One of North America’s larger finches, the Evening Grosbeak is most easily identified by its large size (8 inches), massive bill, and large white wing patches. Male Evening Grosbeaks are bright yellow on the lower body becoming duller yellow-brown towards the head, with striking yellow foreheads and eye-stripes. The female is similar but duller, having less yellow on the head and body. The Evening Grosbeak breeds across southern Canada and the northern tier of the United States. Smaller populations occur further south at higher elevations in the western U.S. and northern and central Mexico. Many Evening Grosbeaks spend the winter on their breeding grounds, but occasionally large numbers will migrate as far south as Texas and South Carolina in response to changes in food supply. Evening Grosbeaks inhabit cool forests containing both evergreen and deciduous trees. Birds that move south for the winter are normally found in similar habitats, but have also been recorded in more built-up areas where ornamental box elder trees are planted. Evening Grosbeaks eat fruits, berries, seeds, and insects when available. In their native habitat, Evening Grosbeaks may be most easily seen foraging for food in the tree canopy or on the ground. When this species occurs in built-up areas, individuals may also be seen visiting bird feeders. This species is most active during the day.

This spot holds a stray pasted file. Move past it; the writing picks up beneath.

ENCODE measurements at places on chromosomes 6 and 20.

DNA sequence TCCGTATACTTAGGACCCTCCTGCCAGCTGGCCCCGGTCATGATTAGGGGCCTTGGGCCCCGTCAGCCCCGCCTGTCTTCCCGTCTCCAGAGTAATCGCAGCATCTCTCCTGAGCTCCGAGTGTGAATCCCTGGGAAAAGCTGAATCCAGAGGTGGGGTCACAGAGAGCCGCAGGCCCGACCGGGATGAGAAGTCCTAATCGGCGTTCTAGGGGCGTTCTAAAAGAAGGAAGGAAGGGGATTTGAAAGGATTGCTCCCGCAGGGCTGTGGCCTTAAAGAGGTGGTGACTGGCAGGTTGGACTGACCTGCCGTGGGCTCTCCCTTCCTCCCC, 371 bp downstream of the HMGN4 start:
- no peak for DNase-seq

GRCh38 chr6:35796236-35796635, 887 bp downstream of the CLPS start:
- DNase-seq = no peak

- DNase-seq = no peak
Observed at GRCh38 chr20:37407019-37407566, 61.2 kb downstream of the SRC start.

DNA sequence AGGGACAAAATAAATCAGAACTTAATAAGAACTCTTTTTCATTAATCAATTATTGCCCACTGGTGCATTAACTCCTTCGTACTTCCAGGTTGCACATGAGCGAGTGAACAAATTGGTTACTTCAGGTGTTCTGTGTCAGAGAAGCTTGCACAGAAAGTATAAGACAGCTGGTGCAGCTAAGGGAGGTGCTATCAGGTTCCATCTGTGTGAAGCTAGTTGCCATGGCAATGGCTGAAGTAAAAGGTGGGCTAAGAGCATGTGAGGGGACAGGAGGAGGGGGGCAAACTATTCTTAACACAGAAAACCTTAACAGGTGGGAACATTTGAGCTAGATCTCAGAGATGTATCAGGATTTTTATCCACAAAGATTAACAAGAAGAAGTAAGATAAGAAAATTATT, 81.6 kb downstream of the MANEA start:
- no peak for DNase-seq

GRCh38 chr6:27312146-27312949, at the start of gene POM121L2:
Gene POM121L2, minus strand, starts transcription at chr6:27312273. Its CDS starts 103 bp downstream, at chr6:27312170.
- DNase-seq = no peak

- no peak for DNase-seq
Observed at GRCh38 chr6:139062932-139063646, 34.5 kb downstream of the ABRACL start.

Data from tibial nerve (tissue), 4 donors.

An irregular winter visitor from the north, October to March. Usually seen in flocks around feeders and trees or shrubs with berries. The female is much paler than the male.
This is the information for the bird on the left.
Collected By: RS Williams
Locality: Minneapolis, MN
Catalog ID: 83332